Patriotism with us is not an instinctive but a moral quality. We cannot be patriotic as the Englishman is patriotic. Born and bred in an old and famous land covered with the monuments and remnants of a romantic history, a land still ringing with names that were illustrious centuries ago, surrounded by all the epoch-making stir of a great race, the Englishman, indeed, were not at the level of humanity if he had not patriotism. Rather than that all this should suffer hostile touch or be affected by any breath of shame, he springs to arms by an impulse as natural and irrepressible as the indignation that would fire him at seeing a child or a woman beaten and abused. With us it is very different. We have no magnificent race history behind us, nor visible memorials of its beauty and splendor, we have not even a homogeneous people; we are, indeed, only the scattered and intractable materials of which a nation may be made. We cannot have, therefore, any impulse of patriotism. Our patriotism is founded upon duty and the sense of honor. But it is none the less real, and in those who possess it will do duty as unflinchingly in the hour of danger as that other patriotism of the blood whereof we have spoken. Even among our neighbors of the United States, with the inspiriting memory of some heroic national experiences behind them, the old-fashioned fiery and affectionate love of native land is not fully developed, as the exaggerated gasconading exhibition of it in their public press distinctly shows. The ordinary American only loves and clings to his country as long as he can make money out of it. He is ready to nationalise himself anywhere where the dollars are. Nevertheless, there is a great deal more patriotism of the instinctive sort in the United States than in Canada, and most naturally so—their power, independence and considerable historic background giving them that spiritual as well as material advantage over us. No one can go into some of the American cities and study the inscriptions—on the monuments to their dead of the Civil War without a thrilled consciousness that these are the records of mighty events, and that he is listening to the impassioned voice of a people. We shall not know what national consciousness and patriotism are until something like that happens to us. If it ever comes to a question with each one of us of either sneaking off into a corner and playing the coward or else going forth sternly for pride and honor's sake, if not for love, to risk our blood for this land's unity or independence, then in a little while we shall learn what patriotism is. The brave among us shall make it possible for our descendants to be patriotic in the true sense, and not till then.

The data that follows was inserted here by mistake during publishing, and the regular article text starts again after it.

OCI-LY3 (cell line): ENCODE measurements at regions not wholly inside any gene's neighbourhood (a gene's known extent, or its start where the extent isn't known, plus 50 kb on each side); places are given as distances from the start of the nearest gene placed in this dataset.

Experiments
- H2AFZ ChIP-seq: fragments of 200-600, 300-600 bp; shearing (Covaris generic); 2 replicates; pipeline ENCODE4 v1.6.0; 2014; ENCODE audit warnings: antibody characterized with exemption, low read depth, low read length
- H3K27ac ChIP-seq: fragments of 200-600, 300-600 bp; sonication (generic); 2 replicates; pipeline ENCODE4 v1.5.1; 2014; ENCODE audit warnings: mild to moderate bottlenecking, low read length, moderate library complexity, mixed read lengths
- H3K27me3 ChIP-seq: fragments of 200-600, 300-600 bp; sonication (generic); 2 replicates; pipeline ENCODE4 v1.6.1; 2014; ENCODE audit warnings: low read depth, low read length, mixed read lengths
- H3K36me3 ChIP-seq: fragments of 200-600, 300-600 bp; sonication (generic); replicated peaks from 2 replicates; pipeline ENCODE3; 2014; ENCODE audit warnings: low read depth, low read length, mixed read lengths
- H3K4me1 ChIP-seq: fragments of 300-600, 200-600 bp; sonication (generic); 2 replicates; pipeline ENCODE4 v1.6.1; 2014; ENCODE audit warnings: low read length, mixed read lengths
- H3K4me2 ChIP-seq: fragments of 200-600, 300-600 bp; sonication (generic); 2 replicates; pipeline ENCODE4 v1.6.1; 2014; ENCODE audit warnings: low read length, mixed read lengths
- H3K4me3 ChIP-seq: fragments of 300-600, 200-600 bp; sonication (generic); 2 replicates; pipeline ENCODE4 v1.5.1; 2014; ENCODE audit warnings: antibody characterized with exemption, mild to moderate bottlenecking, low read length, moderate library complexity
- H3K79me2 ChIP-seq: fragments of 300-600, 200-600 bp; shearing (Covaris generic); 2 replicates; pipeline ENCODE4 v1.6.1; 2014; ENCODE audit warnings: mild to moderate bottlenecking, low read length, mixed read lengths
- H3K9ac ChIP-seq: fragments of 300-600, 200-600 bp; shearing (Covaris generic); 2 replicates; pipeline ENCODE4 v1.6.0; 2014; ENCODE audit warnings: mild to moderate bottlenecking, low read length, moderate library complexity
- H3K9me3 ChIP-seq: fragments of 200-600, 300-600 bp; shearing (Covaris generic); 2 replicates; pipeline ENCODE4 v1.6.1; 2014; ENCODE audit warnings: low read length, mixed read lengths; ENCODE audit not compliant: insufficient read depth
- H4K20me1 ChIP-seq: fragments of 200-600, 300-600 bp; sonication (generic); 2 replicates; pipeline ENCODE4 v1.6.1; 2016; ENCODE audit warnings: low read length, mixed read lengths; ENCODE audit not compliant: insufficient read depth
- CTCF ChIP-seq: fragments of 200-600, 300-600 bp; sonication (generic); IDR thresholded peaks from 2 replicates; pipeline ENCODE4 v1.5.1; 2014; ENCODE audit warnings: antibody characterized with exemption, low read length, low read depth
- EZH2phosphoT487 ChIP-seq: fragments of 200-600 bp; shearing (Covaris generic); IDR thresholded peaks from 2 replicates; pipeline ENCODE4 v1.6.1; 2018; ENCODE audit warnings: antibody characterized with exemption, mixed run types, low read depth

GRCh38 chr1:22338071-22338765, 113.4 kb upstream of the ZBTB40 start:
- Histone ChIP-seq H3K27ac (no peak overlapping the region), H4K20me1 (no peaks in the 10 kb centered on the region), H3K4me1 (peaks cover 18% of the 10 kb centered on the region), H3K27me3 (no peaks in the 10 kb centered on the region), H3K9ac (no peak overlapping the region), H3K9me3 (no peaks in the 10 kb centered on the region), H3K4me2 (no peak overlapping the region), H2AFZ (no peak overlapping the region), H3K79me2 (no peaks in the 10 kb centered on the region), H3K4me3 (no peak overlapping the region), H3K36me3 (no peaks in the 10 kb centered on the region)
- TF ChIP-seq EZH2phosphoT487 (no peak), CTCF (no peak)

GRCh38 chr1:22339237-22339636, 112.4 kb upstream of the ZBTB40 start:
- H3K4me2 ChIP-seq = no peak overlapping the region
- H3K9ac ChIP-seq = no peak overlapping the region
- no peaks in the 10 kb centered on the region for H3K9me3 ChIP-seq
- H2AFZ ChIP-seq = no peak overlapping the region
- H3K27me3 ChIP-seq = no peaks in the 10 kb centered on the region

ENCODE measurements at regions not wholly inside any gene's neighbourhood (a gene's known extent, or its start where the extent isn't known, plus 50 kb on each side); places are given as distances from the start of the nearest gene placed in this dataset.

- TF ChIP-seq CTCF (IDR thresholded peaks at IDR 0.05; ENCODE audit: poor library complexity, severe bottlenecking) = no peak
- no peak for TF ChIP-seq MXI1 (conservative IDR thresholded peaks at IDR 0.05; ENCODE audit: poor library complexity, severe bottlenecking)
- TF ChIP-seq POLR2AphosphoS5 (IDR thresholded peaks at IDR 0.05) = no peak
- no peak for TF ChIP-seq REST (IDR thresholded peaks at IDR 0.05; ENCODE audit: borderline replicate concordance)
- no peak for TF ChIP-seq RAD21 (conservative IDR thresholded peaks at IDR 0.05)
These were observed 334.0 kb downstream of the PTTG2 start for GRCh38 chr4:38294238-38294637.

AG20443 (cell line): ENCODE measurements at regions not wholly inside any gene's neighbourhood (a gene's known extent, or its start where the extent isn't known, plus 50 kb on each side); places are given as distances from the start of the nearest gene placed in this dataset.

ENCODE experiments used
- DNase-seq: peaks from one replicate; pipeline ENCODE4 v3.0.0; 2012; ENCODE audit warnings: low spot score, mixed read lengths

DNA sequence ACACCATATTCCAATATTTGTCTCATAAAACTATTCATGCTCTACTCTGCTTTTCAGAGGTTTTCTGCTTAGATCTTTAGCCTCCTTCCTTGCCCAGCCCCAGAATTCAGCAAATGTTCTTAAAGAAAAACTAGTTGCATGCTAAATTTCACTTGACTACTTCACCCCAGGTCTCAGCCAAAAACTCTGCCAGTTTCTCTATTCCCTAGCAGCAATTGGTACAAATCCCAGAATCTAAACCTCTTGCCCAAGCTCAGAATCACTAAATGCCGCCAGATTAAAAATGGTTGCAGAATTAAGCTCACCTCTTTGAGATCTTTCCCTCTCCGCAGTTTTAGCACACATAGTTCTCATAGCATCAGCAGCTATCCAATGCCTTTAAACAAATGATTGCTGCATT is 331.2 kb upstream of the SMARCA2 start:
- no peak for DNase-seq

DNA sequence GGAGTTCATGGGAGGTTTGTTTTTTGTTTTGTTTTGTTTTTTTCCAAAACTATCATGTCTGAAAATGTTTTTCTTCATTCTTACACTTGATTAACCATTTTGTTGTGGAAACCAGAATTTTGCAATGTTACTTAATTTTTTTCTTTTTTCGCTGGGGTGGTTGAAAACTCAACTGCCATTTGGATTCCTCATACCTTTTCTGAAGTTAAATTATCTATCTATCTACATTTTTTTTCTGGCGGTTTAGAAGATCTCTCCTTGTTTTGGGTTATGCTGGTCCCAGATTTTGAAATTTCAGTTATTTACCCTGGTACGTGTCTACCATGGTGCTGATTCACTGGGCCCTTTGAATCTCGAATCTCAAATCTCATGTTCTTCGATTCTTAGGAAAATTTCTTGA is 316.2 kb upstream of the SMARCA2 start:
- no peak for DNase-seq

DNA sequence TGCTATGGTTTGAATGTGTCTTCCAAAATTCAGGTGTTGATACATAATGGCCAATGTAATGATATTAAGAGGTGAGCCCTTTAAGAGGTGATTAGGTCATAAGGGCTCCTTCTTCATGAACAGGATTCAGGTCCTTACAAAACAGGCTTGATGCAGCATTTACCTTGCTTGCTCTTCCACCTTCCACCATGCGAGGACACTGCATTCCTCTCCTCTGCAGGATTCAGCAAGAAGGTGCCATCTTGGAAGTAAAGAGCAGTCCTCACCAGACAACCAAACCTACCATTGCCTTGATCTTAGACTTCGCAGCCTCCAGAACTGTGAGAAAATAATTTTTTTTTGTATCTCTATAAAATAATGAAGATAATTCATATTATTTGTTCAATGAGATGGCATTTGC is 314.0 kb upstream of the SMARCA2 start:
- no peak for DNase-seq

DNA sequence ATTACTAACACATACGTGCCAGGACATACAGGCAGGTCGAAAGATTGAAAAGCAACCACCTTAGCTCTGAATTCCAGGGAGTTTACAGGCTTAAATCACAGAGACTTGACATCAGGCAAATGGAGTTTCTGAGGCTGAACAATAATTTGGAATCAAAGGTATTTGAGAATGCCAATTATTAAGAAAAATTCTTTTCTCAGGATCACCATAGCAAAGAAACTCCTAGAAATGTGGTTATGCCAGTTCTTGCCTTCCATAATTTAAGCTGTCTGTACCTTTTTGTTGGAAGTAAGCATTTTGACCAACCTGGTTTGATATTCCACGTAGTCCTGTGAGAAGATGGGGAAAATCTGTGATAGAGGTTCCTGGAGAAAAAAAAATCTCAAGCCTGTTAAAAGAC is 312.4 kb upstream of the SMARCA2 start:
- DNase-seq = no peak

L.

       We can all remember a book in which an American behaved with some audacity, and with plenty of that humor and good sense, coupled with self-reliance, which the world has come to recognise as the characteristic of a type of the neighboring republic. I refer to Christopher Newman in Mr. Henry James' novel "The American." Nicholas Tarvin, the Westerner who occupies so large a portion of the canvas in "The Nahulakah," is cast in the same mould; he proceeds with his impossible tasks with an assumption of the same humor and self-reliance. But one cannot consider them as anything but an assumption; behind all his valorous deeds and presence of mind one seems to see a really threadbare character. Christopher Newman was a gentleman, and even in the most trying situations he never becomes absurd. This is, of course, an evidence of Mr. James' wonderful power. But Tarvin is created not from the life, but from that idea of it which certain American playwrights bring so prominently before their audiences. From first to last there is no touch of the gentleman about him, and he remains to the end as vulgar as he promises to be at the beginning. The book is frankly one given over to antithesis, and we have the rawest and rankest Western life forced into the most dreamy and ancient Eastern civilisation; we even have a little native prince reciting a poem of William Blake's:

              "Tiger, tiger, burning bright
              In the forests of the night";

and the fortunes of a Western town, in which it is impossible to take any interest, depending upon the success of Tarvin's more than quixotic enterprise. If it is fair to separate the work of the joint authors, one must confess that those portions which bear the imprint of Mr. Kipling's genius are successful, and brilliantly so; the ride to the "Cow's Mouth," the descriptions of the prince's wedding fete, and many another passage in the book, are as vivid and picturesque as possible. It is curious to notice here and there tricks of the novelist's art which are certainly out of date, and which have a grotesque appearance in a modern novel; witness Tarvin's ridiculous address to his horse before he commences his journey to the "Cow's Mouth," which adds yet another stroke of the unsubstantial to that most visionary figure.
                                                                                                                S.